Since the 1960s, Prof. Meir Wilchek has studied "biorecognition”: the process in which biological substances "recognize" one another and form a bond. In particular, Wilcheck and his colleagues have focused on the strongest biological bond in nature, formed by the egg-white protein avidin and the vitamin biotin.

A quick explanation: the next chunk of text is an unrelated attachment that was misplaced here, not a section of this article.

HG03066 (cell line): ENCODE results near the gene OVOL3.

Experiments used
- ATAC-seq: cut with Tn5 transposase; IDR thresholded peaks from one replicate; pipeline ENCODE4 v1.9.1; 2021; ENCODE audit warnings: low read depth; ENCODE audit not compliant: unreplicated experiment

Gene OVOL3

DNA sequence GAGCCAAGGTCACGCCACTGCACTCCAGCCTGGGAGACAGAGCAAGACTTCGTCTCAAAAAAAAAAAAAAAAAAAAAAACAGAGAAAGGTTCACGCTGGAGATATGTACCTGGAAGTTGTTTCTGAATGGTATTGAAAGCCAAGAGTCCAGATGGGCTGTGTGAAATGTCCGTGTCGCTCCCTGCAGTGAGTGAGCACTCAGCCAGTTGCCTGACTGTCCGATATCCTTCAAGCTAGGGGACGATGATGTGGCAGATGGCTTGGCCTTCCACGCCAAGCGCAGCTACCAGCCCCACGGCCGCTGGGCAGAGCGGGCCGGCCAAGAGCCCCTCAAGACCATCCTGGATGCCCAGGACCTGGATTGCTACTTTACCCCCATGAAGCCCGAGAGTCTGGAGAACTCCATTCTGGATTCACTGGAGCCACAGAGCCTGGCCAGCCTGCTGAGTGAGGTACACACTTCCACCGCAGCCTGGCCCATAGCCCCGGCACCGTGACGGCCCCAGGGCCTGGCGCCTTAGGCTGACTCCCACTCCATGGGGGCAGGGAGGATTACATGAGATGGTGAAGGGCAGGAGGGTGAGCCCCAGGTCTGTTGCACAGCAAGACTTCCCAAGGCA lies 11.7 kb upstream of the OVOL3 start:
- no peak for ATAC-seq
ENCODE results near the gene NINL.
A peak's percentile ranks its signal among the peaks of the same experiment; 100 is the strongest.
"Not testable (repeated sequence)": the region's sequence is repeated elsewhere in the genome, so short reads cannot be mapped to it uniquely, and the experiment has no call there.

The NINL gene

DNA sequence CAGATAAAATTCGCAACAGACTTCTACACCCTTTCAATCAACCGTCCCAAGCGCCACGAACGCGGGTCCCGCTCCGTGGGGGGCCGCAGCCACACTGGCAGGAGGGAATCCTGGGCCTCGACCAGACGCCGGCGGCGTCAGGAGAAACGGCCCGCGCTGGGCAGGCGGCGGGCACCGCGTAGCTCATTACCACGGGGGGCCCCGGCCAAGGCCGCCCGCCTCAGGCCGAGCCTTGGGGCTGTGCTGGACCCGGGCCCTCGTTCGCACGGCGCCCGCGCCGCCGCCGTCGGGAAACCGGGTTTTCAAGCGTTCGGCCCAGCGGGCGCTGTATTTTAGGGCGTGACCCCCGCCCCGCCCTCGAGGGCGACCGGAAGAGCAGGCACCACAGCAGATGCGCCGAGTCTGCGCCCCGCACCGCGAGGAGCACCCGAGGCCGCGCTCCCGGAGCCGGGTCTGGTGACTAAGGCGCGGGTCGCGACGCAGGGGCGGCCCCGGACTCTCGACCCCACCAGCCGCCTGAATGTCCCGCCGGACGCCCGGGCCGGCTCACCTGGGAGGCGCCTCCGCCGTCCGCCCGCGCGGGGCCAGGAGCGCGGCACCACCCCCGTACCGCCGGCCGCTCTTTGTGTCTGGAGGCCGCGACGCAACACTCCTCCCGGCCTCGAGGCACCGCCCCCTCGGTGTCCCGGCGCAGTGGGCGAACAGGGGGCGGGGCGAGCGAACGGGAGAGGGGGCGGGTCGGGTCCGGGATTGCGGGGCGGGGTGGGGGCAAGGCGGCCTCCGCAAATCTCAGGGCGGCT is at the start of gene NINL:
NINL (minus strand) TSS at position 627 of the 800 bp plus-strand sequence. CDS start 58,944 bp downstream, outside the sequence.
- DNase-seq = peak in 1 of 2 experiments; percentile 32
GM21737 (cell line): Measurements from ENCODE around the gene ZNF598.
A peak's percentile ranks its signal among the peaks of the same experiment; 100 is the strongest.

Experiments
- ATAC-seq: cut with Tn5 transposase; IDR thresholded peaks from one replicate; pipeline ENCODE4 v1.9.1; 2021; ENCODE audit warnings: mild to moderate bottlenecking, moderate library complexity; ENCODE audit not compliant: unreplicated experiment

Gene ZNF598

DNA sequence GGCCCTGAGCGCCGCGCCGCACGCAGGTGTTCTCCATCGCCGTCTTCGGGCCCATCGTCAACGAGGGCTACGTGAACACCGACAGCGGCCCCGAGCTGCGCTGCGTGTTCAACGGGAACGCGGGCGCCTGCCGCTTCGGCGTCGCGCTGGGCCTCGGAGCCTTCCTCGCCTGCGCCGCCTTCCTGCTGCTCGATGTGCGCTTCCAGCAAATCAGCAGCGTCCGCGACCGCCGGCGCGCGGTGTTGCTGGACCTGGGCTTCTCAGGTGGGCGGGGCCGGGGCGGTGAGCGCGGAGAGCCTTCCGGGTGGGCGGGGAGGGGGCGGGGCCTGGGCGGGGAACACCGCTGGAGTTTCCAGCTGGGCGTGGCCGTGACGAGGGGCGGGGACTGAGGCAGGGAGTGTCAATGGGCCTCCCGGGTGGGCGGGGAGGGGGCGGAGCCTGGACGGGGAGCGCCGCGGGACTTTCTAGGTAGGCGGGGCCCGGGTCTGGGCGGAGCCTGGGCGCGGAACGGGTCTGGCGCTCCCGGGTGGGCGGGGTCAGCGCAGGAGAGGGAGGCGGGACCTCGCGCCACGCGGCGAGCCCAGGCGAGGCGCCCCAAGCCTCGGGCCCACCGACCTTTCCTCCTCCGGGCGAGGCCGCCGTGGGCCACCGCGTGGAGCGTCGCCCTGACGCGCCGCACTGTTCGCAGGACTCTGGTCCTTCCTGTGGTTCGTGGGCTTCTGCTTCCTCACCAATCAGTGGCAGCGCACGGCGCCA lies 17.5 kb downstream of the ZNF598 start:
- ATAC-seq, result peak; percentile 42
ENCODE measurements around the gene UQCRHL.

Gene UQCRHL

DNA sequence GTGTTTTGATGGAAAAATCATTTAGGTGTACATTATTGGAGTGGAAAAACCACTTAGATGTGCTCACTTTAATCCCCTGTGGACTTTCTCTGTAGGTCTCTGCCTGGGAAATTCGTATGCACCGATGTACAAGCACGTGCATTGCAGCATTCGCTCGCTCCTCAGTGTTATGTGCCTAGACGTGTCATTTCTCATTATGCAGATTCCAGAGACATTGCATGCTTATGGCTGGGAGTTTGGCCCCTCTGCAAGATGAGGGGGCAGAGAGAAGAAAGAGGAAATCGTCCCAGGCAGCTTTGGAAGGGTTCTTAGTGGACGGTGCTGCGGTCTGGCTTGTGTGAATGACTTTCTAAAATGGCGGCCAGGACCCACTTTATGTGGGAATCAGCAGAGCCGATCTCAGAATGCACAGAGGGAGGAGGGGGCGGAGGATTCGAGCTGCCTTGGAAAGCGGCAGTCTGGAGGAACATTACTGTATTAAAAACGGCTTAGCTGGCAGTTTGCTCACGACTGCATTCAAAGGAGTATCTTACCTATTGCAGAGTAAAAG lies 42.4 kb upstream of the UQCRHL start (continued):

Institute research on the avidin-biotin bond has provided the basis for thousands of applications in medicine, research and industry. Probes containing the avidin-biotin complex today constitute a $250 million a year market. Uses range from pollution control and blood clotting to diagnosis of genetic diseases, AIDS and various kinds of cancer.